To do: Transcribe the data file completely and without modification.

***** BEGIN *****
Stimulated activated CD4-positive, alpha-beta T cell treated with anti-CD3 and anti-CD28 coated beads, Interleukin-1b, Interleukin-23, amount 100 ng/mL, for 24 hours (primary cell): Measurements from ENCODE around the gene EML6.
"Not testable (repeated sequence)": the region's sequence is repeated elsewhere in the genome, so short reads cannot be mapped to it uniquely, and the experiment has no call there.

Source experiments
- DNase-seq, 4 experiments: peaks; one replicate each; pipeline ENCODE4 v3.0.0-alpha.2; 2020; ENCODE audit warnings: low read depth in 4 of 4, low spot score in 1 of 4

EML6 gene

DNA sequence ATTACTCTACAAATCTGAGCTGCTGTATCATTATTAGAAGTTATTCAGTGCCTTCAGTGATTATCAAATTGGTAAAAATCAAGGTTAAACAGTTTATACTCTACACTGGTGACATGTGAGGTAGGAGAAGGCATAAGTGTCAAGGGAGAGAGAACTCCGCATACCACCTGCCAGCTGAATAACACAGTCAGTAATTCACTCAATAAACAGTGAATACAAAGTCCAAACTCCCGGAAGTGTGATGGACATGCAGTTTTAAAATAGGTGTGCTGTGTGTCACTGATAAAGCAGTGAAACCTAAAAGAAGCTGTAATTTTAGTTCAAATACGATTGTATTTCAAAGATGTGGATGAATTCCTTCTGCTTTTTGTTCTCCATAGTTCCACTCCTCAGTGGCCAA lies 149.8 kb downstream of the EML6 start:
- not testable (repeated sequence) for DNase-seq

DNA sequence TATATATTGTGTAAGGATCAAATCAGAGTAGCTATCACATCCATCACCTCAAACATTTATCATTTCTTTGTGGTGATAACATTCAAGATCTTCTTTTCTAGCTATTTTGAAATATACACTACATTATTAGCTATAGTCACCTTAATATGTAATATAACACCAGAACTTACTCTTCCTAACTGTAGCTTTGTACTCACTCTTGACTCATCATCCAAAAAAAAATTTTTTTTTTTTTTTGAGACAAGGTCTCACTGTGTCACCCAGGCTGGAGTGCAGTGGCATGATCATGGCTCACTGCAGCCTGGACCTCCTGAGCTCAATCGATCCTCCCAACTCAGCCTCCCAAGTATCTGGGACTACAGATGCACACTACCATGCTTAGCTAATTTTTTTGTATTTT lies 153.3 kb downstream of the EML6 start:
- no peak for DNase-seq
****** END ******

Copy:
Stimulated activated CD4-positive, alpha-beta T cell treated with anti-CD3 and anti-CD28 coated beads, Interleukin-1b, Interleukin-23, amount 100 ng/mL, for 24 hours (primary cell): Measurements from ENCODE around the gene EML6.
"Not testable (repeated sequence)": the region's sequence is repeated elsewhere in the genome, so short reads cannot be mapped to it uniquely, and the experiment has no call there.

Source experiments
- DNase-seq, 4 experiments: peaks; one replicate each; pipeline ENCODE4 v3.0.0-alpha.2; 2020; ENCODE audit warnings: low read depth in 4 of 4, low spot score in 1 of 4

EML6 gene

DNA sequence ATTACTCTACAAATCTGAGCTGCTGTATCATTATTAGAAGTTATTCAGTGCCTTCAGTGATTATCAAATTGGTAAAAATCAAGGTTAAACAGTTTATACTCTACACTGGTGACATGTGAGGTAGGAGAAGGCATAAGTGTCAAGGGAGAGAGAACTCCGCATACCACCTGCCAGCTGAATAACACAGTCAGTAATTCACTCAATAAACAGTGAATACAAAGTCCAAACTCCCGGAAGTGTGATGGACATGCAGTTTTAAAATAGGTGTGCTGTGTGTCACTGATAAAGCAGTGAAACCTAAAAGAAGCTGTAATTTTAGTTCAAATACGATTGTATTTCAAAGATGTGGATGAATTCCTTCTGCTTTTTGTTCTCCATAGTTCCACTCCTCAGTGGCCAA lies 149.8 kb downstream of the EML6 start:
- not testable (repeated sequence) for DNase-seq

DNA sequence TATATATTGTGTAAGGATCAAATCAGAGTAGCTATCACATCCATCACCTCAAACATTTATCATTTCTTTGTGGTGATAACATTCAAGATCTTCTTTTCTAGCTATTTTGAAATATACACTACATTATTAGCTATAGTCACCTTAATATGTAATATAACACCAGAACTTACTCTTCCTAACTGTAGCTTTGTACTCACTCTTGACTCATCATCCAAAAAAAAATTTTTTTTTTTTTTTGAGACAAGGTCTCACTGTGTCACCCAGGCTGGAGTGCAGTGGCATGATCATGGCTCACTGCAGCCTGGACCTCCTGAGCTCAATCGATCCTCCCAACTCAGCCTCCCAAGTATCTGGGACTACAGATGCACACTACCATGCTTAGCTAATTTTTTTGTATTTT lies 153.3 kb downstream of the EML6 start:
- no peak for DNase-seq